[an error occurred while processing this directive] BDGP: ArmView: Chromosome Arm Map Viewer


ArmView: Chromosome Arm Map Viewer

BAC STS Map .. | .. P1 STS Map .. | .. How to use ArmView .. | .. Credits

ArmView: View STS Content Maps by Chromosome Arm ArmView logo

ArmView is a Java applet that allows you to navigate the BDGP BAC and P1 maps. For more information on the applet, see How to Use ArmView. ArmView also lets you search the Berkeley Fly Database for other cytologically mapped objects. To learn more about this feature, see How To Search by Region.

BAC STS Content Map - (Release 3.2, 23 Mar 2000)

**If you see this text, that means Java has been disabled on your browser. Edit your browser preferences to allow Java, and then you will be able to view this map.** **The construction of the BAC map is an ongoing project**. While it is largely accurate, it will continue to be refined especially in regions near the centromeres. Moreover, we sometimes do not have sufficient data to determine the order of adjacent STSs. Refer to the genome sequence for reliable local STS order.

Information about obtaining BAC clones and high-density filter arrays can be obtained at /about/materials.

To construct the BAC map of chromosomes 2 & 3, we used 1226 STS markers derived from the P1 map, 690 derived from the ends of the BAC clones themselves, and 7 derived from other sources. The end sequences of over 12,000 BACs from the RPCI-98 library were determined in collaboration with Genoscope and have been deposited in the EMBL and GenBank sequence databases; the Berkeley Fly database HTML reports for individual BAC clones also show these sequences when available.

We carried out STS content mapping by filter hybridization to high-density arrays of the RPCI-98 BAC library. These data were assembled using SEGMAP and then manually edited. The BAC map is considerably improved over the P1 map in its coverage, average contig size and accuracy. The P1 map of chromosomes 2 & 3 (96.8 Mb) was comprised of 348 contigs of average size ~300kb. The major autosomes are now covered by 9 BAC contigs with only two small gaps outside of the repeat-rich regions near the centromeres. A set of 10,000 of the BACs in the library (~13-hit) have been restriction fingerprinted with Eco RI at the BDGP's Baylor site (see http://www.hgsc.bcm.tmc.edu/drosophila/mapping/). Our Cytogenetics Core is mapping a tiling path of BACs by in situ hybridization to polytene chromosomes (in situ results are displayed in ArmView).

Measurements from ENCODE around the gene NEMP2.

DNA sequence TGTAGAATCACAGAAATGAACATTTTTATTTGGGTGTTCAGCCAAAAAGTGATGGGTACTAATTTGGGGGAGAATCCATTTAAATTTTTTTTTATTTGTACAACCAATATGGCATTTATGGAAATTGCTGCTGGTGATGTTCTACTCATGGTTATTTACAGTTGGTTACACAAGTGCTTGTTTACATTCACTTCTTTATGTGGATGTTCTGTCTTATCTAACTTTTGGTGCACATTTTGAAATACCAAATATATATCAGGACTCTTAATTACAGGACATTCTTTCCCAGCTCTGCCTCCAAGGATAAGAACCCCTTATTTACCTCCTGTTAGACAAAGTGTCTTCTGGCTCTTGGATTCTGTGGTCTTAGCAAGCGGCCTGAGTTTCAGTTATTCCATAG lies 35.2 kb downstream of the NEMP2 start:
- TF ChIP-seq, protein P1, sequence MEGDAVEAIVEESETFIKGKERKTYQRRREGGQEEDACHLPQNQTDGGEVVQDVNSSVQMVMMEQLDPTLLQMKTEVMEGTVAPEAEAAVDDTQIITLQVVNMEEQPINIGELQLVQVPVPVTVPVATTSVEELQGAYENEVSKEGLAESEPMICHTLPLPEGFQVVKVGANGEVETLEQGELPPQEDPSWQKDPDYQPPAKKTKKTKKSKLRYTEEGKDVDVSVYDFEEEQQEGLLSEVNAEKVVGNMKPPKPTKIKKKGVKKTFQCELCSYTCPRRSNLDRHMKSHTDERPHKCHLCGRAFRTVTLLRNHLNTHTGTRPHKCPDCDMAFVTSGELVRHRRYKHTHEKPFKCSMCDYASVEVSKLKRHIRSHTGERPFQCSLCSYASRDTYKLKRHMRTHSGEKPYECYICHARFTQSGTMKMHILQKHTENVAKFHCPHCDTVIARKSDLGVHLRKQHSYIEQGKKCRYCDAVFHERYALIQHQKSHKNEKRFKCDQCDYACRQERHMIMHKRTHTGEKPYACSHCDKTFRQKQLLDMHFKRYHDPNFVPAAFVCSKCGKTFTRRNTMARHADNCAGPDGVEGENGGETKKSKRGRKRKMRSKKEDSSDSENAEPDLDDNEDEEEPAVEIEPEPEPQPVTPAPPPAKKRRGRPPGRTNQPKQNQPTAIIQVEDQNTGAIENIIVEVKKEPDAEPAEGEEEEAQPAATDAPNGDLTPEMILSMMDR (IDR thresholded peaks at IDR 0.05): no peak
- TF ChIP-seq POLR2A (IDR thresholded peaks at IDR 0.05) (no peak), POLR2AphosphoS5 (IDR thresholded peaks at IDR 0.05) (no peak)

P1 STS Content Map

**If you see this text, that means Java has been disabled on your browser. Edit your browser preferences to allow Java, and then you will be able to view this map.** The P1 map was constructed using STS-mapping and polytene localization data for individual P1 clones. The construction of the P1 map is described in [Kimmerly et al. 1996](/about/pubs/index.html#genomics).

How to Use ArmView

Detailed instructions on using ArmView and configuring your system most efficiently for Java applets can be found here: [How to Use ArmView]


Roger Hoskins directs the BDGP physical mapping group. Lisa Ciesiolka and Mohammed Naeemuddin did the laboratory work to produce STS content data used to construct the map. Ben Berman provided informatics support, and Catherine Nelson edited and curated the map assemblies. Todd Laverty is mapping BACs in a tiling path by in situ hybridization to polytene chromosomes. Others who contributed include Reed George, Suzanna Lewis, Sue Celniker and Gerry Rubin.

The map shown here was generated by STS-content mapping and polytene in situ hybridization. The BDGP's Baylor College of Medicine site has used Eco RI restriction fingerprinting to help construct and verify the map. By fingerprinting a complete tiling path of BAC clones we hope to ensure that any clone that contains a deletion and thus does not accurately represent the genome is eliminated. Steve Scherer and Richard Gibbs have managed this work and these data are available at http://www.hgsc.bcm.tmc.edu/drosophila/mapping.

Ann Loraine wrote the map viewer software using display components developed in collaboration with Neomorphic Software. Ben Berman, Gregg Helt, Suzanna Lewis, and Gerry Rubin also contributed code, design work or both.